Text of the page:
Georgia Health News: ‘The good news on Moderna’s vaccine trial resonates in Atlanta.’

Georgia Health News: ‘The good news on Moderna’s vaccine trial resonates in Atlanta.’

 

 

By Andy Miller, Georgia Health News

“Relief. Excitement. Hope. A fantastic day for all of us.’’

That’s how Dr. Colleen Kelley of Emory University School of Medicine described her reaction to preliminary results announced Monday by the biotech company Moderna about its COVID-19 candidate vaccine.

The Massachusetts-based company said its clinical trial has shown the vaccine to be apparently 94.5 percent effective against the virus.

Kelley

Emory has been a major participant in the Moderna trial, enrolling about 700 volunteers at three centers in Atlanta. Kelley, the principal investigator for the Moderna study at the Ponce de Leon Center, said the results are “a great day for science.”

The Moderna vaccine efficacy follows early data reported last week by Pfizer, which said its candidate protected more than 90 percent of those who received it.

The good vaccine results are welcome news to a nation reeling from skyrocketing COVID infections in recent days. Some states and municipalities have installed new restrictions to stop the virus spread.

Dr. Anthony Fauci, the nation’s top infectious disease specialist, said Sunday that even with an effective vaccine, 200,000 more Americans could die by spring if the public does not embrace public health measures more fully.

Fauci said Monday that the new vaccine data “are obviously very exciting results. It’s just as good as it gets — 94.5 percent is truly outstanding.”

The vaccines probably won’t be widely available for several months.

The results, though, put both companies on track to seek permission within weeks for emergency use in the United States, the Associated Press reported. If U.S. regulators allow emergency use of Moderna’s or Pfizer’s candidates, there will be limited, rationed supplies before the end of the year. Both require people to get two shots, several weeks apart.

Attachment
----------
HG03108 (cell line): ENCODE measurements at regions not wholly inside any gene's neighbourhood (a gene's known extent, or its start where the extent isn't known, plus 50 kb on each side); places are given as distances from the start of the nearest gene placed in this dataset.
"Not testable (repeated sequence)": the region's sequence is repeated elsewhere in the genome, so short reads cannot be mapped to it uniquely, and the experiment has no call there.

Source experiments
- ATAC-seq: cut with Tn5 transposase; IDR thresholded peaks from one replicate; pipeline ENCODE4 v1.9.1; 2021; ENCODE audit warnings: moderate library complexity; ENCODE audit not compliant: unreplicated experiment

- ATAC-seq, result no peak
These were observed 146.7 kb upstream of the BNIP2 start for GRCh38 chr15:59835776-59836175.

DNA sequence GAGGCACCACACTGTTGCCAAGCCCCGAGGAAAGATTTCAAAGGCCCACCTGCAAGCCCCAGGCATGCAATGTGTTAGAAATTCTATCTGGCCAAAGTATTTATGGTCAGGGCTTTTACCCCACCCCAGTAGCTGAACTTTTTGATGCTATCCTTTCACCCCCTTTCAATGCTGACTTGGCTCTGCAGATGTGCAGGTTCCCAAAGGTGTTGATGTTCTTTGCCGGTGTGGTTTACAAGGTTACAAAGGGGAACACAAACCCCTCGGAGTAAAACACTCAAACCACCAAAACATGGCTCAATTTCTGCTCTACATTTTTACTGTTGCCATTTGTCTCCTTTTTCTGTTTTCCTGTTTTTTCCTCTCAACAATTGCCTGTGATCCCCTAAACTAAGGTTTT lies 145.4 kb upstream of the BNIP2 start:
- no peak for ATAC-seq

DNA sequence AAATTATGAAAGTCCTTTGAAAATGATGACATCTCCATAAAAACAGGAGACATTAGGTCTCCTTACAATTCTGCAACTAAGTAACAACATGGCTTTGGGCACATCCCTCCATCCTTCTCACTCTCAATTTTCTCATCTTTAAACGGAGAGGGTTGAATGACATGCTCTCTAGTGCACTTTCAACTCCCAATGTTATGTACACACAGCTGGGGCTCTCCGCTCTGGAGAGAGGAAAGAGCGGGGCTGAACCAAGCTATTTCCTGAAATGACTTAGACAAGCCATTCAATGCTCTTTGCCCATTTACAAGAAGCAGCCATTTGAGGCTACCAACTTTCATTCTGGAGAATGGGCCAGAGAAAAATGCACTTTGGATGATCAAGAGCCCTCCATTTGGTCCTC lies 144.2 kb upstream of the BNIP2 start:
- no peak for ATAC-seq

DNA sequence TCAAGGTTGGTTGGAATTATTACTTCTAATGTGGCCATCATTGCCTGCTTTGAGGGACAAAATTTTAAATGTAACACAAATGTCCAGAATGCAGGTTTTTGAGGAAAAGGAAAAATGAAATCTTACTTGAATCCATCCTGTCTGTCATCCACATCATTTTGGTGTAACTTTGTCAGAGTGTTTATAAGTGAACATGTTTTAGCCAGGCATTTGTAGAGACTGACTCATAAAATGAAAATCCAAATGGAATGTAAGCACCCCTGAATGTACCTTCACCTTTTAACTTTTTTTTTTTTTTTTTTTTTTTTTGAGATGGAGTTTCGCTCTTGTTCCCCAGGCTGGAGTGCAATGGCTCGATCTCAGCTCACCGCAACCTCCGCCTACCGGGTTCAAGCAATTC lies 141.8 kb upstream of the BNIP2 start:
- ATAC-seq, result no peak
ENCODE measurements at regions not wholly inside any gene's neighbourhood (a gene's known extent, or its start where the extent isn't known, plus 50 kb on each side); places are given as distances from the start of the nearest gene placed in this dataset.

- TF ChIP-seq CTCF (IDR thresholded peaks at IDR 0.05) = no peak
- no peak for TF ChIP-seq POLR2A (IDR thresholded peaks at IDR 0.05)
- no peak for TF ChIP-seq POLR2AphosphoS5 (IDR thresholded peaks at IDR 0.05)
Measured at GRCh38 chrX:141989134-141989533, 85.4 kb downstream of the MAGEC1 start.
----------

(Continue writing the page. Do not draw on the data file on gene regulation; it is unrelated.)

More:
Health care workers and first responders are expected to get the initial doses.

Moderna expects to have about 20 million doses, earmarked for the United States, by the end of 2020. Pfizer and its German partner BioNTech expect to have about 50 million doses globally by year’s end.

Pfizer and Moderna, which are both American companies, have numerous competitors in the vaccine effort. Ten other companies are conducting big Phase 3 trials in a global race to produce an effective vaccine, including efforts in Britain, China, Russia, India and Australia, the New York Times reported. More than 50 other candidates are in earlier stages of testing.

In Moderna’s first interim analysis, 95 people came down with COVID-19, 90 of whom received the placebo. Eleven people – all in the placebo group – developed “serious” cases of the disease.

Among the 95 who fell ill, 15 were over 65, 12 were Hispanic, four were African-American, three were Asian and one was self-described as multiracial, according to a company news release. Moderna enrolled 30,000 volunteers, while Pfizer had 44,000.

Kelley and Dr. Nadine Rouphael, interim director of the Hope Clinic of Emory Vaccine Center, said Monday that the vaccine coordinators worked hard to include communities of color. These groups have been disproportionately hit by COVID-19 and are often not adequately represented in scientific research.

The effort and resources put into vaccine development “is really unfathomable,’’ Kelley said. “No steps have been skipped.”

Rouphael added that what’s needed is for the American public and global community to be willing to take the vaccine. She added that a vaccine trial for children is expected to begin next year.

The Moderna vaccine has a key advantage over Pfizer’s, CNN reported.

Pfizer’s vaccine has to be kept at minus 75 degrees Celsius — or about minus 103 degrees Fahrenheit. No other vaccine in the nation needs to be kept that cold, and doctors’ offices and pharmacies do not have freezers that go that low.

Moderna’s vaccine can be kept at minus 20 degrees Celsius, which is about minus 4 degrees Fahrenheit. That means Moderna’s vaccine can be kept in “a readily available freezer that is available in most doctors’ offices and pharmacies,” said Dr. Tal Zacks, Moderna’s chief medical officer, according to CNN. “We leverage infrastructure that already exists for other marketed vaccines.”

Another advantage of Moderna’s vaccine is that it can be stored cold for 30 days, the company announced Monday. Pfizer’s vaccine can last only five days when stored cold.

Share Button

Sorry, comments are closed for this post.